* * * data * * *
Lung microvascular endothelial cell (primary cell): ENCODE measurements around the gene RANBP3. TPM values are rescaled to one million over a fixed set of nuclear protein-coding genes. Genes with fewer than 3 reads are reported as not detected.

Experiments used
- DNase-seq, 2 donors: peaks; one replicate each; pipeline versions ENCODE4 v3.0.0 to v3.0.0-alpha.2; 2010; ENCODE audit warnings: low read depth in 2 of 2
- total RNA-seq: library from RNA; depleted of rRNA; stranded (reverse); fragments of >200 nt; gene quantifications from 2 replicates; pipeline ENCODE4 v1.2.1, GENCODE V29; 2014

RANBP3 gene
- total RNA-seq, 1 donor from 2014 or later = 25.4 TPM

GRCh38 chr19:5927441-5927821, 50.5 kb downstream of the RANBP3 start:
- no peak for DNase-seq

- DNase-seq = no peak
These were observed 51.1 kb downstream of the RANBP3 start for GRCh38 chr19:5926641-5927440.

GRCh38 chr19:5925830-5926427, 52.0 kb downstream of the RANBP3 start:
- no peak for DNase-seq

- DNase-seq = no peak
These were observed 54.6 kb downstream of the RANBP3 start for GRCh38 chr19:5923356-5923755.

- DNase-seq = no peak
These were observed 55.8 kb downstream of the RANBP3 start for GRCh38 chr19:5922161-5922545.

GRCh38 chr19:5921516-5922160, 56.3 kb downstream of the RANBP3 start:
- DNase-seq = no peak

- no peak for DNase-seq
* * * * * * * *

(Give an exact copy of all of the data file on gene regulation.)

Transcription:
Lung microvascular endothelial cell (primary cell): ENCODE measurements around the gene RANBP3. TPM values are rescaled to one million over a fixed set of nuclear protein-coding genes. Genes with fewer than 3 reads are reported as not detected.

Experiments used
- DNase-seq, 2 donors: peaks; one replicate each; pipeline versions ENCODE4 v3.0.0 to v3.0.0-alpha.2; 2010; ENCODE audit warnings: low read depth in 2 of 2
- total RNA-seq: library from RNA; depleted of rRNA; stranded (reverse); fragments of >200 nt; gene quantifications from 2 replicates; pipeline ENCODE4 v1.2.1, GENCODE V29; 2014

RANBP3 gene
- total RNA-seq, 1 donor from 2014 or later = 25.4 TPM

GRCh38 chr19:5927441-5927821, 50.5 kb downstream of the RANBP3 start:
- no peak for DNase-seq

- DNase-seq = no peak
These were observed 51.1 kb downstream of the RANBP3 start for GRCh38 chr19:5926641-5927440.

GRCh38 chr19:5925830-5926427, 52.0 kb downstream of the RANBP3 start:
- no peak for DNase-seq

- DNase-seq = no peak
These were observed 54.6 kb downstream of the RANBP3 start for GRCh38 chr19:5923356-5923755.

- DNase-seq = no peak
These were observed 55.8 kb downstream of the RANBP3 start for GRCh38 chr19:5922161-5922545.

GRCh38 chr19:5921516-5922160, 56.3 kb downstream of the RANBP3 start:
- DNase-seq = no peak

- no peak for DNase-seq